The problem with listening and reading in Chinese is that you can’t just dive in. Reading even simple stories requires you know hundreds of characters and words, and if you don’t, you won’t learn much from the experience (although you’ll get really good at using your dictionary app). Listening is similarly difficult as a beginner.

The ideal solution to this problem is listening and reading tailored to your level, which includes enough of what you already know to allow you to learn what’s new. A learning environment rich in context further adds value.

Unfortunately, this method of learning is open almost exclusively to newborn children in their first language. Most people who learn Chinese as adults don’t want to or can’t afford to have a native speaker following them around all day, talking to them in level-adjusted Chinese. You can and should get that kind of input as much as you can, but it’s unlikely to be enough.

The next best thing is listening and reading to Chinese which isn’t individually tailored to you, but still suitable for people like you in general. This includes graded readers, textbooks, podcasts, courses and so on. To make it easier, you can use various kinds of scaffolding:

8 great ways to scaffold your Chinese learning

The endless ocean of unfamiliar words

This is where learning Chinese can be very frustrating. It seems that no matter what level you’re at, there will always be more words to learn. It just never ends! I can tell you that it does, but probably later than you think. HSK6 only covers 5,000 words after all, which won’t take you very far in newspapers, literature or any other material written for adult native speakers.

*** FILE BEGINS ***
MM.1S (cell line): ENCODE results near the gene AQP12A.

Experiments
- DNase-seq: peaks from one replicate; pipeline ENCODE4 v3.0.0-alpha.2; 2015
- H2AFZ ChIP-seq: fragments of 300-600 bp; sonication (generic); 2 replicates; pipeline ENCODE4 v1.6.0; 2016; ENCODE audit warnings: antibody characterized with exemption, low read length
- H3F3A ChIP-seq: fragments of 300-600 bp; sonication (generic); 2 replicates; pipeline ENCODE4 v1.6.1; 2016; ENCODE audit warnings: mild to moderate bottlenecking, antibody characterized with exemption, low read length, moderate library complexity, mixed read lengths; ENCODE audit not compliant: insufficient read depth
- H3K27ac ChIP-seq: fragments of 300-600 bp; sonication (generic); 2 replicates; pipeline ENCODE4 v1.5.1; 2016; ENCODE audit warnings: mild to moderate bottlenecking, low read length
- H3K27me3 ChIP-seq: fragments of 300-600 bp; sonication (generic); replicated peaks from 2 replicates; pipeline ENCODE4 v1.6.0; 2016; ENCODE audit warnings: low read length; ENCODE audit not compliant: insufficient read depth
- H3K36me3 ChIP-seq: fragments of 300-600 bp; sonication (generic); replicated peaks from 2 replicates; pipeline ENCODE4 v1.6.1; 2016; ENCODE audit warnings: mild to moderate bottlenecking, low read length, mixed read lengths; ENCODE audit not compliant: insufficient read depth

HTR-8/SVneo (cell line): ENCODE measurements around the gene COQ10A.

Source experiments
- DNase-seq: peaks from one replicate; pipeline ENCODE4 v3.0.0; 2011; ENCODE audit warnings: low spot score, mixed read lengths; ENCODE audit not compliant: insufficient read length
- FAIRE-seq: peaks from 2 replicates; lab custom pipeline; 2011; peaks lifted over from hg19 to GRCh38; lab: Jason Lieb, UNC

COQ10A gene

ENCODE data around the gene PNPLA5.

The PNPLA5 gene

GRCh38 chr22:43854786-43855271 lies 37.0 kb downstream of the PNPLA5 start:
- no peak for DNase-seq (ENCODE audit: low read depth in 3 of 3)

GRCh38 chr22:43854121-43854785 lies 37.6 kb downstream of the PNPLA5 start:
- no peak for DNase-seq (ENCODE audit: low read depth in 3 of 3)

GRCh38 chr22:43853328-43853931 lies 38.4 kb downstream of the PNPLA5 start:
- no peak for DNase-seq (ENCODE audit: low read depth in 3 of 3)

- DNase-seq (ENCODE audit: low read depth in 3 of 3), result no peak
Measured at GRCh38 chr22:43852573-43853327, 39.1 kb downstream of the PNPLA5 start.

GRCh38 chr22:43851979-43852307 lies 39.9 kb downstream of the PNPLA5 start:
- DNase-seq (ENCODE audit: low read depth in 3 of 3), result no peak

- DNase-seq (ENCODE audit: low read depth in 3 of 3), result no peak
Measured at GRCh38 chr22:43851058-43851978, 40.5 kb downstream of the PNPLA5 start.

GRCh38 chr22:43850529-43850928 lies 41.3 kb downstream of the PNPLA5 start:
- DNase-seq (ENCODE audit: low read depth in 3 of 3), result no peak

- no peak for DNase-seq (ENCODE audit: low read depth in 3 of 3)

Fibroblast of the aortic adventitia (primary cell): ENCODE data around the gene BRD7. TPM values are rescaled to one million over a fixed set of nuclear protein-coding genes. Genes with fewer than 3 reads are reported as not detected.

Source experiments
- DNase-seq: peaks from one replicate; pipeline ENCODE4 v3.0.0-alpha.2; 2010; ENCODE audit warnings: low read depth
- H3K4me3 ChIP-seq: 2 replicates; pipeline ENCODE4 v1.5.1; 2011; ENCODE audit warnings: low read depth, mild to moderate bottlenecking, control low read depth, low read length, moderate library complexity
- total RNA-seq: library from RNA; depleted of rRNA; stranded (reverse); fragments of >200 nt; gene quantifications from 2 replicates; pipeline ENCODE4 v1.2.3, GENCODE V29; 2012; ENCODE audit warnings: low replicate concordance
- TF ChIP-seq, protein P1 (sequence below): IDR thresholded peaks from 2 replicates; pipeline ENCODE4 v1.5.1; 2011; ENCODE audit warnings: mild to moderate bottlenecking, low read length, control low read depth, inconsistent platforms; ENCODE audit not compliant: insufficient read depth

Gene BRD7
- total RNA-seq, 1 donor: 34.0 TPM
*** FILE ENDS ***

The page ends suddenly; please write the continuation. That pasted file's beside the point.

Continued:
Without a broad vocabulary, you are severely limited in what kind of content you can listen to and read. Most beginner and some intermediate students say that they can only understand what their teacher is saying and what’s in their textbook, but as soon as they move outside of this comfort zone, they understand almost nothing.

One of the main reasons this happens is that many students, teachers and courses spend all their energy on just a few words. The time is used on a few texts in one book and the words contained therein. Too much time is spent going through these in depth, discussing finer nuances of words the students have no real grasp of yet. The next textbook builds on exactly the vocabulary you learnt in the previous book, giving rise to an illusion of advanced learning.

If your goal is to speak and write right now, it’s true that you really need to know the words well (as I argued in last week’s article), but this is only true for the core vocabulary. The more you learn, the bigger that core vocabulary needs to be, but beyond that, you need a passive vocabulary many times the size of your active vocabulary.

One of the most serious flaws in the way most courses are structured is that the emphasis is almost entirely on building active vocabulary.

Why passive vocabulary is so desirable

Now, you might think that active vocabulary is certainly better than passive vocabulary. I mean, isn’t it good to also be able to use the words?

It is, but at what cost?

The problem is that it’s very inefficient to force vocabulary from completely unknown to being part of your active vocabulary. Like I said earlier, having heard and seen the word many times in context before trying to figure out how to use it yourself will make it easier.

Adding a word to your active vocabulary also takes more time, especially in Chinese. You need to learn how to write the characters (as opposed to just recognising them), you need to know what functions the word can have in a sentence (rather than hearing someone else use the word in a certain way), and you need to figure out which words normally go together with the word you’re learning (rather than learning this by being exposed to such combinations over time).

A question of efficiency